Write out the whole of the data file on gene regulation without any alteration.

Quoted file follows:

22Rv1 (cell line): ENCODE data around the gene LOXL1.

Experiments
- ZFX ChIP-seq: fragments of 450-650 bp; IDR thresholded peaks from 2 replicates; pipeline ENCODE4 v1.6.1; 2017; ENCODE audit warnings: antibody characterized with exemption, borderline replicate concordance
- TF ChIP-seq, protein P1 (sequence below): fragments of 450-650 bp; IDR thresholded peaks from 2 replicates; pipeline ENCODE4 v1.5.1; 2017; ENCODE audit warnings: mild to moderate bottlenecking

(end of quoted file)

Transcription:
22Rv1 (cell line): ENCODE data around the gene LOXL1.

Experiments
- ZFX ChIP-seq: fragments of 450-650 bp; IDR thresholded peaks from 2 replicates; pipeline ENCODE4 v1.6.1; 2017; ENCODE audit warnings: antibody characterized with exemption, borderline replicate concordance
- TF ChIP-seq, protein P1 (sequence below): fragments of 450-650 bp; IDR thresholded peaks from 2 replicates; pipeline ENCODE4 v1.5.1; 2017; ENCODE audit warnings: mild to moderate bottlenecking